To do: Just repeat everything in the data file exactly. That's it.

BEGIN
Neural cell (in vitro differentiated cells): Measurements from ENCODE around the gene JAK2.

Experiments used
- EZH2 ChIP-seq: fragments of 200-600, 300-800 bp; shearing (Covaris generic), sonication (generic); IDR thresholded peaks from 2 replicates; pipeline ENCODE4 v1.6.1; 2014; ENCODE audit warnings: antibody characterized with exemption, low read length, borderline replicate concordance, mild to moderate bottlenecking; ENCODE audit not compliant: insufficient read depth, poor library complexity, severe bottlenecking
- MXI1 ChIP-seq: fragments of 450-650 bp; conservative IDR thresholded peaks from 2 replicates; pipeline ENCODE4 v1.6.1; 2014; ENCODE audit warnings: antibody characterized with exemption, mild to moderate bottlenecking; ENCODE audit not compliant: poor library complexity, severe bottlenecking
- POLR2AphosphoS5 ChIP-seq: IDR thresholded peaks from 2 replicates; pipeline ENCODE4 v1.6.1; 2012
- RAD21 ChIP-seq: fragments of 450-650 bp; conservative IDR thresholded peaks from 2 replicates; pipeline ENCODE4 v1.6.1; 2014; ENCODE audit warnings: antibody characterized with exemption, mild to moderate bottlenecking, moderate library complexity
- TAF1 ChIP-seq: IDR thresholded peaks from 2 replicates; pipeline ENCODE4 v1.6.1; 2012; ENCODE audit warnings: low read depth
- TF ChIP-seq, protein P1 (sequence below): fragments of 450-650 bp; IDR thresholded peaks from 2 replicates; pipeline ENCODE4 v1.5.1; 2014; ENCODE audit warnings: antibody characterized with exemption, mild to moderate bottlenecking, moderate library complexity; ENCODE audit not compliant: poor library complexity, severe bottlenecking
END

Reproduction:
Neural cell (in vitro differentiated cells): Measurements from ENCODE around the gene JAK2.

Experiments used
- EZH2 ChIP-seq: fragments of 200-600, 300-800 bp; shearing (Covaris generic), sonication (generic); IDR thresholded peaks from 2 replicates; pipeline ENCODE4 v1.6.1; 2014; ENCODE audit warnings: antibody characterized with exemption, low read length, borderline replicate concordance, mild to moderate bottlenecking; ENCODE audit not compliant: insufficient read depth, poor library complexity, severe bottlenecking
- MXI1 ChIP-seq: fragments of 450-650 bp; conservative IDR thresholded peaks from 2 replicates; pipeline ENCODE4 v1.6.1; 2014; ENCODE audit warnings: antibody characterized with exemption, mild to moderate bottlenecking; ENCODE audit not compliant: poor library complexity, severe bottlenecking
- POLR2AphosphoS5 ChIP-seq: IDR thresholded peaks from 2 replicates; pipeline ENCODE4 v1.6.1; 2012
- RAD21 ChIP-seq: fragments of 450-650 bp; conservative IDR thresholded peaks from 2 replicates; pipeline ENCODE4 v1.6.1; 2014; ENCODE audit warnings: antibody characterized with exemption, mild to moderate bottlenecking, moderate library complexity
- TAF1 ChIP-seq: IDR thresholded peaks from 2 replicates; pipeline ENCODE4 v1.6.1; 2012; ENCODE audit warnings: low read depth
- TF ChIP-seq, protein P1 (sequence below): fragments of 450-650 bp; IDR thresholded peaks from 2 replicates; pipeline ENCODE4 v1.5.1; 2014; ENCODE audit warnings: antibody characterized with exemption, mild to moderate bottlenecking, moderate library complexity; ENCODE audit not compliant: poor library complexity, severe bottlenecking